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Early Permian post-collisional magmatic events, East Junggar: Constraints from zircon SHRIMP U-Pb age, geochemistry and Hf isotope of rhyolite in the Yundukala area

LI Di1, HE DengFa1**, FAN Chun1, XIANG Kui2 and JIN LuYing3 1. Key Laboratory of Marine Reservoir Evolution and Hydrocarbon Accumulation Mechanism, Ministry of Education, China University of Geosciences, Beijing 100083, China 2. Xinjiang Exploration and Development Center, Shengli Oil field Company, SINOPEC, Dongying 257017, China 3. Institute of Geology and Geophysics, Chinese Academy of Sciences, Beijing 100029, China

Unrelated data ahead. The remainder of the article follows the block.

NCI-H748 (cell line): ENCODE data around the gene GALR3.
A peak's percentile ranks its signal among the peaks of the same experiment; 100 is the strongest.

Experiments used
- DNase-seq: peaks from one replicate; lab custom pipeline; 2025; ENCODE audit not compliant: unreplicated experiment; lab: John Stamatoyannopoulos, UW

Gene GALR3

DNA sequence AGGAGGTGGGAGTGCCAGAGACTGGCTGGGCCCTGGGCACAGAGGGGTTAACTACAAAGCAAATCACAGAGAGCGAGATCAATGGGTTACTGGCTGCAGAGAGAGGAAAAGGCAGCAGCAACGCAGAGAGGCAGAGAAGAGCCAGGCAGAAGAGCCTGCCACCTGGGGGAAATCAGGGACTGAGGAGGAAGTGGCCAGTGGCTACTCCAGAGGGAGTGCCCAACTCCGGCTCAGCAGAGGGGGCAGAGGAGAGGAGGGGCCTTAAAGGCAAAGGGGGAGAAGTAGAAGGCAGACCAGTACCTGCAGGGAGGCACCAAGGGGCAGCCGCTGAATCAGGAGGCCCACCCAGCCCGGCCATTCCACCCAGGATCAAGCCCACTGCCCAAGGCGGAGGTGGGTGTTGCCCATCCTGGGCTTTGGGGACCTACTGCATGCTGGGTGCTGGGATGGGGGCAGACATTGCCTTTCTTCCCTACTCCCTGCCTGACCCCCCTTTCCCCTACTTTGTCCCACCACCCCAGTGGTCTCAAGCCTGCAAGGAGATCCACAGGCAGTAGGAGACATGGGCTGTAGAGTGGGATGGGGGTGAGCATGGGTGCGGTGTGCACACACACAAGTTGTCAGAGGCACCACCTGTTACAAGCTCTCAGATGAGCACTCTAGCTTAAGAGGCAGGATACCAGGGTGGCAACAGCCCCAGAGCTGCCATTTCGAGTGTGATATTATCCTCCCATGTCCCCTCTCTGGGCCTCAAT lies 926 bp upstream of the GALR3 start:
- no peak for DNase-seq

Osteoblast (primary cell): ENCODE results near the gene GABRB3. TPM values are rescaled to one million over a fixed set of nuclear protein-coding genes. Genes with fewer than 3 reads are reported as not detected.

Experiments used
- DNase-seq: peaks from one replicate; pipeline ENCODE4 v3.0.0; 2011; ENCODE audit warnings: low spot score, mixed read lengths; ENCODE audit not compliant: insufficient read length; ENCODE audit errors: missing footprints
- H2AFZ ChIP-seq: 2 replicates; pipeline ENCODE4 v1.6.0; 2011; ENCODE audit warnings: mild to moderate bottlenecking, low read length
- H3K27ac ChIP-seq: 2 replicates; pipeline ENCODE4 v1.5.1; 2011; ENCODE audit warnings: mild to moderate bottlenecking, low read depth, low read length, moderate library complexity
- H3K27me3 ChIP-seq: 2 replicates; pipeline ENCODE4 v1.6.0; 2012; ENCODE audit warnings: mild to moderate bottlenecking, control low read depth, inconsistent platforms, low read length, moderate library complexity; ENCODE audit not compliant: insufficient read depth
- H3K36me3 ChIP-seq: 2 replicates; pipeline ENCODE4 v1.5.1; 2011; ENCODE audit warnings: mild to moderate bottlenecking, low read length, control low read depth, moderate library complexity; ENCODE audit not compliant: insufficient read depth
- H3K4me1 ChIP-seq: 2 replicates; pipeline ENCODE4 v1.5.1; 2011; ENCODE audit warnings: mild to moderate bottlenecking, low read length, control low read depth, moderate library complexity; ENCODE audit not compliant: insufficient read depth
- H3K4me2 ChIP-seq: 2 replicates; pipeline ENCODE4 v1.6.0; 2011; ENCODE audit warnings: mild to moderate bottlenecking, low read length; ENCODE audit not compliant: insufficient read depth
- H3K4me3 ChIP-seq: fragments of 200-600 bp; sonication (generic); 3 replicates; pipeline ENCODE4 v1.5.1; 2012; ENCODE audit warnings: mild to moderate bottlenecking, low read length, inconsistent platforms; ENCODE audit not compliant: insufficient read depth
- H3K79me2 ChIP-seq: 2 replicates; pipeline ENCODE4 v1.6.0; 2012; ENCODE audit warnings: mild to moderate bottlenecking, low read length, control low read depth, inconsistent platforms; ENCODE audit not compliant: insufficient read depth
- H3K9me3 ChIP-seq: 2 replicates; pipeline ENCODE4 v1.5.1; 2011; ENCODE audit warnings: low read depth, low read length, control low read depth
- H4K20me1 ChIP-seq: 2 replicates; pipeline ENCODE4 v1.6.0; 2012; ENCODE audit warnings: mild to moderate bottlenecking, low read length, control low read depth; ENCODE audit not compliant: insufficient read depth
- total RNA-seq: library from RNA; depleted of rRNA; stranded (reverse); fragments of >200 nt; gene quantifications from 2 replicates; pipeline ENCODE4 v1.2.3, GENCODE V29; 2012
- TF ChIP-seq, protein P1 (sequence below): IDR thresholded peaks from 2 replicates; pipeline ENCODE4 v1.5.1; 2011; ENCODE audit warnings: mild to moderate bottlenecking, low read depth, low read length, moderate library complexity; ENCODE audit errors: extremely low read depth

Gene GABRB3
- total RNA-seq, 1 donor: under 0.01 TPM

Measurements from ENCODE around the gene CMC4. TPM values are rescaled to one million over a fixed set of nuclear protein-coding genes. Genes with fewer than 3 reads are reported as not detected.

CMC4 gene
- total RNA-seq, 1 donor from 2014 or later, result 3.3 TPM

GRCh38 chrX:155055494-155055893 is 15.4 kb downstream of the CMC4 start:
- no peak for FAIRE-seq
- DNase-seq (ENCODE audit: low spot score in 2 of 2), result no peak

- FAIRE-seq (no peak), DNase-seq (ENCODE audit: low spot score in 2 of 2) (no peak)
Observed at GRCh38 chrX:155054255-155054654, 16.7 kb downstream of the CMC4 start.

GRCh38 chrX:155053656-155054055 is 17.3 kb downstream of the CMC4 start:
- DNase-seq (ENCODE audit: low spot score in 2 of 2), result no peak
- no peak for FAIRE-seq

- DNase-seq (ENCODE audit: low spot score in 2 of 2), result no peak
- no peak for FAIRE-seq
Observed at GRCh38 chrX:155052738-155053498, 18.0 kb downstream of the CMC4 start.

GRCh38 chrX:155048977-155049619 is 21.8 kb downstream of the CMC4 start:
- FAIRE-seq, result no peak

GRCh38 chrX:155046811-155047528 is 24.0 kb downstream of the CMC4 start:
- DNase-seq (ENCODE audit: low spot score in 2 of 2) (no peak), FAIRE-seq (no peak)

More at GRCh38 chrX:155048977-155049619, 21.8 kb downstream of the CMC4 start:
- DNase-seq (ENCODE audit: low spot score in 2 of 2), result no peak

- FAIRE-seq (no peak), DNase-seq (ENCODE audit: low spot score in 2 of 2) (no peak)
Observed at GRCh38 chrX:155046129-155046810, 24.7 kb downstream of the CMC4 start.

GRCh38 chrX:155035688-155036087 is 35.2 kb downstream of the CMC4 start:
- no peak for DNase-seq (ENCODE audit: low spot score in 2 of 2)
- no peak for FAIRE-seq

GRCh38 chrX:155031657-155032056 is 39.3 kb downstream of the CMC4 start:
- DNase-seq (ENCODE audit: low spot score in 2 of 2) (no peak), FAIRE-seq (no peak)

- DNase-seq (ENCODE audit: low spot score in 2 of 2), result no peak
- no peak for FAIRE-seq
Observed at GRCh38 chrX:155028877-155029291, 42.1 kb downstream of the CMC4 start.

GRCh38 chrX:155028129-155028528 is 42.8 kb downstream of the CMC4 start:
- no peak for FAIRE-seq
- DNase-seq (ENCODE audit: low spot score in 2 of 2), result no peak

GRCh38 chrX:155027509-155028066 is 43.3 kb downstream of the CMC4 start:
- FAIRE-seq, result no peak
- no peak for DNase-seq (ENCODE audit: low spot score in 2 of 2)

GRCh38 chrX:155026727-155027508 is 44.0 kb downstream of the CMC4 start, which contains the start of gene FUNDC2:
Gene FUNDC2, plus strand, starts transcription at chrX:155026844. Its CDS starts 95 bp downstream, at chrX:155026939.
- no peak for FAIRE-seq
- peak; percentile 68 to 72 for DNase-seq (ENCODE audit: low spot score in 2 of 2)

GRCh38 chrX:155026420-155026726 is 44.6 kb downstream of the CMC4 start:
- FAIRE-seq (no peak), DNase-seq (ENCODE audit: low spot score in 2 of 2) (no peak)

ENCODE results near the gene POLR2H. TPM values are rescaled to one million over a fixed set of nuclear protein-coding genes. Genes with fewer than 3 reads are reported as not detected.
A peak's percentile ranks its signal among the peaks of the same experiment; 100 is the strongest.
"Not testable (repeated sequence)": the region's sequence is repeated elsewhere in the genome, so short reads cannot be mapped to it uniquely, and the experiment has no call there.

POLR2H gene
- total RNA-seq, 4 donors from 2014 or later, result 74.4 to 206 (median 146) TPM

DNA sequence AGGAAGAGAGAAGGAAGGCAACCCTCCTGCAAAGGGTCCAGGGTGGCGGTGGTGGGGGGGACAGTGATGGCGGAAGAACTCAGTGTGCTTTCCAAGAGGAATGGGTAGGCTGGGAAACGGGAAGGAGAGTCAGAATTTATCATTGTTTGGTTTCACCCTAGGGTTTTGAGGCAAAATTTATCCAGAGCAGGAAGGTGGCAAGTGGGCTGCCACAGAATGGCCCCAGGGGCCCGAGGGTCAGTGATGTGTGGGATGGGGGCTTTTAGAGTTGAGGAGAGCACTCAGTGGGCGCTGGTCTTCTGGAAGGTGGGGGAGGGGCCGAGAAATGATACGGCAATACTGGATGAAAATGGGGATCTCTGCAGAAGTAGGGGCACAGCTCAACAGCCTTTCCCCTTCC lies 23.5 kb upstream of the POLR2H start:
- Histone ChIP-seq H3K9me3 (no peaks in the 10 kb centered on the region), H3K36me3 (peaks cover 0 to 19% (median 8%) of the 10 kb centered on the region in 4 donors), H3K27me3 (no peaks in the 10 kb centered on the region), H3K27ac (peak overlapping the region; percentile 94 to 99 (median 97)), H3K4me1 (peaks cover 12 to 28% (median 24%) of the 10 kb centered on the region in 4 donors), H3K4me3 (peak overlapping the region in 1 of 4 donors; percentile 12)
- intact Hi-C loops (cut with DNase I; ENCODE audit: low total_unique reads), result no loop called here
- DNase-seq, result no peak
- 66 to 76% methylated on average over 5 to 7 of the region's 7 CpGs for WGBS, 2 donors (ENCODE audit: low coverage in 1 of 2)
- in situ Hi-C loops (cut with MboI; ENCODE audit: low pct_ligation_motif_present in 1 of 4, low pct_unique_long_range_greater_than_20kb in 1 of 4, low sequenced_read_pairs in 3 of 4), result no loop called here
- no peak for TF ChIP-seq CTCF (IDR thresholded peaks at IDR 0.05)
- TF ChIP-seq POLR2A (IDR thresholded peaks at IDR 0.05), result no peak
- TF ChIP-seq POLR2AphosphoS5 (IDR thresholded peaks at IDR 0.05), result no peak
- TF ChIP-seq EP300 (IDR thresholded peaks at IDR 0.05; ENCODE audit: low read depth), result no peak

The magma source, petrogenesis, tectonic setting and its geochronology of the Middle-Late Paleozoic felsic volcanic rocks, which widely exposed in the Zhaheba area, East Junggar, remain not restriction well so far. A better understanding of these issues above will help us to reveal the magmatic processes and the continental growth of Central Asia. The field investigation showed significant structural characteristic with NE-SW trending compression and the Batamayineishan Formation is represented by typical basic and intermediate-felsic volcanic rocks and pyroclastic rocks. This paper reports zircon SHRIMP U-Pb age, whole-rock geochemistry and zircon Hf isotope analysis results from the Yundukala rhyolite, East Junggar. Three zircon SHRIMP U-Pb ages indicate that the rhyolite in the Yundukala area were formed at 276.0~279.8Ma. The rhyolites are rich in silica (SiO2=60.61%~78.07%), alkali (K2O+Na2O=6.46%~9.28%) and have high Fe2O3T (0.70%~3.30%) contents and Ga/Al ratios, low CaO (0.18%~2.79%) and MgO (0.13%~1.31%) contents, and it is a typical high-medium-K calc-alkaline A-type rhyolite with character of enrichment of LREE and HSFE (Zr, Hf) and depletion of Ba, Sr, Eu, Nb and Ta. They have high values of εHf(t) (10.3~14.6)and young crustal model ages (348~557Ma), suggesting that they were generated by partial melting of juvenile lower crust. Integrating regional geological data of the eastern Junggar and previous research on the nearest ophiolite belt, it is concluded that the Yundukala region was in an extensional setting in the Early Permian and the rhyolites may be the products of felsic magma during its ascend and emplacement processes when upwelling asthenosphere triggered partial melting of juvenile lower crust in an arc-arc or arc-continent post-collisional extensional setting, indicating that the vertical growth play an important role in the continental crust of Central Asia in the Early Permian.
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